As the expanded Aspers plant's celebratory ribbon was being cut, Hershey Foods' future was possibly melting into that of Cadbury Schweppes, the corporate parent of Mott's. The Hershey Trust Co., which controls 77 percent of Hershey Foods' voting shares, has been exploring the company's possible sale since June. Among the rumored hottest suitors: none other than Cadbury Schweppes, along with other players that include Kraft Foods, Nestle and PepsiCo Inc. Speculation ran high, then, when Cadbury Schweppes COO John Brock traveled from London for the Aspers facility's ribbon-cutting.
        Brock, however, told Harrisburg, Pa.'s Patriot-News that he wasn't going to tour Hershey's operations during his brief visit. In contrast, five other potential buyers reportedly toured Hershey's plants in late August and early September.

State Attorney General Sues to Stop Sale
The Hershey saga took another unusual turn a few days after the Aspers ribbon-cutting. A state judge, responding to a petition by Pennsylvania Attorney General Mike Fisher, issued a temporary restraining order against Hershey Foods' possible sale. Hershey Foods promptly appealed the order.
        Fischer brought the legal action, he explained, because of concerns that a speedy sale of Hershey Foods would preclude a state review of the purchase. That, in turn, could lead to huge layoffs in Hershey, where the world's No. 1 candy-maker employs 6,200, Fischer explained. "We need to step back and take a hard look at how a sale of Hershey Foods would affect the Hershey community," the attorney general maintained. "There is no reason for the trust and its board to rush out and sell this company without allowing me to represent the public's interest and allowing the court to determine how a sale could hurt this community."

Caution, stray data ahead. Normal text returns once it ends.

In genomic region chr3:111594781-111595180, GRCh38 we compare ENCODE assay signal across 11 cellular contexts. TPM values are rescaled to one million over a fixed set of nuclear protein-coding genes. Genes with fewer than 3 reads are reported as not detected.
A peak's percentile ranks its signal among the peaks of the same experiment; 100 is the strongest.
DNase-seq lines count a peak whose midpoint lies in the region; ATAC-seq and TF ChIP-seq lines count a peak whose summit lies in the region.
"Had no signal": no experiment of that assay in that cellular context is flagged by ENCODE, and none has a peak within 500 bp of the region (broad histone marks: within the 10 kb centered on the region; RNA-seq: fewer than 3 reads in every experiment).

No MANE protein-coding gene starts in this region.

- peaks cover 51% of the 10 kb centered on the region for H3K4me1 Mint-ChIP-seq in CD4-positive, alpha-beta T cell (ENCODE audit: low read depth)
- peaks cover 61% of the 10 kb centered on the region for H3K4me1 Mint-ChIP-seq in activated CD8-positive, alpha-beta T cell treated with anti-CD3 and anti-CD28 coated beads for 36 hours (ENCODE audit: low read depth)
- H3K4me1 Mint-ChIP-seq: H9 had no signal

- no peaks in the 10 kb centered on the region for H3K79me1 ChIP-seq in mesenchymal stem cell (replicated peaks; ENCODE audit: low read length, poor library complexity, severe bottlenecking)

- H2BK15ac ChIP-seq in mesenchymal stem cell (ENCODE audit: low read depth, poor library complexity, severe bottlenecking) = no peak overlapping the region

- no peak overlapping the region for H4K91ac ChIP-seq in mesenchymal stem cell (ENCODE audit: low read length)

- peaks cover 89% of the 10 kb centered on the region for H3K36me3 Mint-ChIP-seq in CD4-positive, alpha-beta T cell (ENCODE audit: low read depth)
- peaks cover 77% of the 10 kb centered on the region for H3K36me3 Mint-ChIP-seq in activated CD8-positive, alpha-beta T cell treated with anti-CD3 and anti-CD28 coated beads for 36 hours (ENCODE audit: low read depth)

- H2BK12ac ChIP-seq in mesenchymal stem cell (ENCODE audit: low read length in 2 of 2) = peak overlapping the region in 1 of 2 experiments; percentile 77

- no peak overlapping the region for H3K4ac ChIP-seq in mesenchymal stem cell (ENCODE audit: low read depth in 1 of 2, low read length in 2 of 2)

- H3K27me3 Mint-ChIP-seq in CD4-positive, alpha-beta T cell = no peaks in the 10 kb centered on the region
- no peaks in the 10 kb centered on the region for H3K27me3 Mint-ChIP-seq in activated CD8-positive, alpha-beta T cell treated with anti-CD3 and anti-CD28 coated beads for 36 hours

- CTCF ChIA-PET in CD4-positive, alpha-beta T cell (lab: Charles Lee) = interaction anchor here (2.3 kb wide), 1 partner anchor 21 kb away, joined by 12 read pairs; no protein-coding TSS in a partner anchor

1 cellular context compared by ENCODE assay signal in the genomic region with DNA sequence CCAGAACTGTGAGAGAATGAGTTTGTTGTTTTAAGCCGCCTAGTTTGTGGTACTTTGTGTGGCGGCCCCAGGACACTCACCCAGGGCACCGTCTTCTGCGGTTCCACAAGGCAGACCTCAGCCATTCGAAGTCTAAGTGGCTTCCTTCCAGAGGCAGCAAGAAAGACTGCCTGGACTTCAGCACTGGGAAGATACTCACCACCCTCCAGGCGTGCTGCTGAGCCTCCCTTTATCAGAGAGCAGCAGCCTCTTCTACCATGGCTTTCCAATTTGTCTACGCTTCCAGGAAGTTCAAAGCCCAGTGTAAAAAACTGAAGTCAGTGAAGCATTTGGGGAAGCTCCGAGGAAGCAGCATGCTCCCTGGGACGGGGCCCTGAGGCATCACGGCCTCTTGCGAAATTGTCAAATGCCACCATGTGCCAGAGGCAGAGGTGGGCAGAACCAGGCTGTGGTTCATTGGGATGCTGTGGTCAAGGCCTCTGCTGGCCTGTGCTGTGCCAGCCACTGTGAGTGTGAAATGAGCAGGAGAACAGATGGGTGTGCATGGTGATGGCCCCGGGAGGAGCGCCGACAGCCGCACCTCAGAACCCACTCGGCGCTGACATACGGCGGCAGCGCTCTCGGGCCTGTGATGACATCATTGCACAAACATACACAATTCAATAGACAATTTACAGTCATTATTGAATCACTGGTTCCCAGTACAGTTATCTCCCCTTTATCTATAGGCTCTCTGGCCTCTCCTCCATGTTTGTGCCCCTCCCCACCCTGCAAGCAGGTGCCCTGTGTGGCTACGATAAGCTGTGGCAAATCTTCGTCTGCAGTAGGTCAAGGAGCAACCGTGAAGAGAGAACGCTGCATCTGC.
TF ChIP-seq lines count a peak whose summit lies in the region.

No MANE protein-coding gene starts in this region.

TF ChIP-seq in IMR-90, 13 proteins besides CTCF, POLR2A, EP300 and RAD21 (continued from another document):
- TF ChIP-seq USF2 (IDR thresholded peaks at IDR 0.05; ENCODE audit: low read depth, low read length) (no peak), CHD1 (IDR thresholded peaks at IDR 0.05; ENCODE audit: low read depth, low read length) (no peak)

At press time, the legal struggle over the restraining order was still playing out.
        Simultaneously, Fisher is venturing into what many legal analysts consider uncharted territory. The attorney general is proposing a change to the state's charitable trusts law. That change would allow corporate trustees to consider a community's interests before selling a for-profit company's controlling stake.
        Hershey Trust President and CEO Richard Vowler, however, said that the trust hasn't definitely decided to sell Hershey Foods. The trust hopes to review bids to buy the company at its next board meeting on Sept. 18.
        While all those legal wheels were turning, Cadbury Schweppes' newly expanded plant in Aspers was focused on something far simpler: busily turning out more product.

Ball Corp. Spending $43M to Expand
Milwaukee Plant after $888M European Buy

BROOMFIELD, Colo. and MILWAUKEEBall Corp., a major player in metal and plastic packaging, has been busily wrapping up expansions on two continents.